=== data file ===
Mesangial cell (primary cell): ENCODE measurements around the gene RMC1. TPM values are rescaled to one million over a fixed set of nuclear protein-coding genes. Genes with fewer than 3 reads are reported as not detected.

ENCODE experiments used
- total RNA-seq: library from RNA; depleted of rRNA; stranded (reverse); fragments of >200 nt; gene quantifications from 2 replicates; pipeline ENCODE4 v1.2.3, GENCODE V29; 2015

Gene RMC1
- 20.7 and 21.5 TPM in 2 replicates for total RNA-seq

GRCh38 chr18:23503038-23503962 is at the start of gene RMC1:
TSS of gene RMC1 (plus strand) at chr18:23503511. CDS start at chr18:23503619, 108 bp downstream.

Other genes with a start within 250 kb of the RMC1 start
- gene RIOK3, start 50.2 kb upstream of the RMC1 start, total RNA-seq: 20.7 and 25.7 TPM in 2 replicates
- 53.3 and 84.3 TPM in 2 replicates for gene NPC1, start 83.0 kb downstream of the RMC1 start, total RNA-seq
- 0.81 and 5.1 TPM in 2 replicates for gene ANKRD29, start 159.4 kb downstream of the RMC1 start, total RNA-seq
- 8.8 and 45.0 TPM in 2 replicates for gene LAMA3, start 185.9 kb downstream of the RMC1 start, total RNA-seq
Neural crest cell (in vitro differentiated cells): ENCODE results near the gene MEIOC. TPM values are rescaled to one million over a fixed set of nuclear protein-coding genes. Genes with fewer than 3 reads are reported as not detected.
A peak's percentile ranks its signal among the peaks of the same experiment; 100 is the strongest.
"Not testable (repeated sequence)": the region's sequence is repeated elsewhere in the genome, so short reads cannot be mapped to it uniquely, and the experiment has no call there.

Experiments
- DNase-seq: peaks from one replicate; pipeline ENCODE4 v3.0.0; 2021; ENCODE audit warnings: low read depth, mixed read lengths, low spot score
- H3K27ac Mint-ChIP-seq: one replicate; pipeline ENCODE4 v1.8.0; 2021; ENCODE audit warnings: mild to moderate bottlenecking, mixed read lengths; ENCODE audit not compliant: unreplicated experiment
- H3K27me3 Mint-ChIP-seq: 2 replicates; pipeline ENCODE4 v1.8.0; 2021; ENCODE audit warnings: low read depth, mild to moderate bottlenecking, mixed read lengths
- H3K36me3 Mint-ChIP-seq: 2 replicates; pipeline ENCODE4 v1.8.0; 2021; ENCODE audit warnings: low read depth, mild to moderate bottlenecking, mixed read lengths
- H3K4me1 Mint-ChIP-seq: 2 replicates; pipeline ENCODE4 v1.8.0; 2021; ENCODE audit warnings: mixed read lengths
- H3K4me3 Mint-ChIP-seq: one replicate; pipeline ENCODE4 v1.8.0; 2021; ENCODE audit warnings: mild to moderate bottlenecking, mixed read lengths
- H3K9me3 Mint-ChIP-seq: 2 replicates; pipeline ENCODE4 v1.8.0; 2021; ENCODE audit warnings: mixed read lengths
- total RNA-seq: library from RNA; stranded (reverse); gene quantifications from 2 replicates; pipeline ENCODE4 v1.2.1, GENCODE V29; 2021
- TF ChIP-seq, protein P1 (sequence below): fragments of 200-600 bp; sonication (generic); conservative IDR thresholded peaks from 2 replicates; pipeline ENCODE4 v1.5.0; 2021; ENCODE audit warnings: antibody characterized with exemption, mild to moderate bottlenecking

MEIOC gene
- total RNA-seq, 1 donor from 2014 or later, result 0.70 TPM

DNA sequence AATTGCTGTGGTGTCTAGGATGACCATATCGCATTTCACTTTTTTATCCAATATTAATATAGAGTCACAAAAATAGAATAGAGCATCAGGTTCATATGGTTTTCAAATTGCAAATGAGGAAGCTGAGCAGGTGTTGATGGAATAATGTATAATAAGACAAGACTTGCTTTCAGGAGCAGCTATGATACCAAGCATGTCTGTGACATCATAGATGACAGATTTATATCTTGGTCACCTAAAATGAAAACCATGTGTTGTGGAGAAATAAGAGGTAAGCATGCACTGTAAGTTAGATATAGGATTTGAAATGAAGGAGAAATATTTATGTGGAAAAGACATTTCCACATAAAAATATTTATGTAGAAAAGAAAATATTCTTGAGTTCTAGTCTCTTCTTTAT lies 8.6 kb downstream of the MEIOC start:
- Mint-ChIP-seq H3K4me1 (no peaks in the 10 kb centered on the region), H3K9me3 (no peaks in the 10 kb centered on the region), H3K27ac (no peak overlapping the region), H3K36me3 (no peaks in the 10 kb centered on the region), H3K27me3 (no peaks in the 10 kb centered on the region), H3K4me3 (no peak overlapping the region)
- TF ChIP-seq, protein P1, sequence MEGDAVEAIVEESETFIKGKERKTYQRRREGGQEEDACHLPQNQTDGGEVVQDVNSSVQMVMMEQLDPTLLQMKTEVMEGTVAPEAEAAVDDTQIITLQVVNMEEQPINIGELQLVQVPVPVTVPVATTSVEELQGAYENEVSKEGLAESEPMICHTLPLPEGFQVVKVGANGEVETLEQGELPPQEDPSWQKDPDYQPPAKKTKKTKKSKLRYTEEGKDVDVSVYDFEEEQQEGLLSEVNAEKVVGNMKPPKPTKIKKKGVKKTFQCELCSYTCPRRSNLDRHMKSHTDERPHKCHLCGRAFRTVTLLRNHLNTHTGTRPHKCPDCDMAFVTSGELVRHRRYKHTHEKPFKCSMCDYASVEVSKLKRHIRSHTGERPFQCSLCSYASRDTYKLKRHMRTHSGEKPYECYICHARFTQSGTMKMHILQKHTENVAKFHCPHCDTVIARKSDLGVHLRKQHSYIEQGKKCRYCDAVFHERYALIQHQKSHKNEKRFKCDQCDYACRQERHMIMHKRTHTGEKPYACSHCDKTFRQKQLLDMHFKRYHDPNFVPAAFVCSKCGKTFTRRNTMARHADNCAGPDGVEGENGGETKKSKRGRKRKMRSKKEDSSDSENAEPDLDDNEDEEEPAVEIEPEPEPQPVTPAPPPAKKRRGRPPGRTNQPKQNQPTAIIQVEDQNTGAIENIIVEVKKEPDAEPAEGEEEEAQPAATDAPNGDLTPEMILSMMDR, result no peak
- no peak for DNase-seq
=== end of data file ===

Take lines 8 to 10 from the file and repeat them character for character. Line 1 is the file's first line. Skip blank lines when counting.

Other genes with a start within 250 kb of the RMC1 start
- gene RIOK3, start 50.2 kb upstream of the RMC1 start, total RNA-seq: 20.7 and 25.7 TPM in 2 replicates
- 53.3 and 84.3 TPM in 2 replicates for gene NPC1, start 83.0 kb downstream of the RMC1 start, total RNA-seq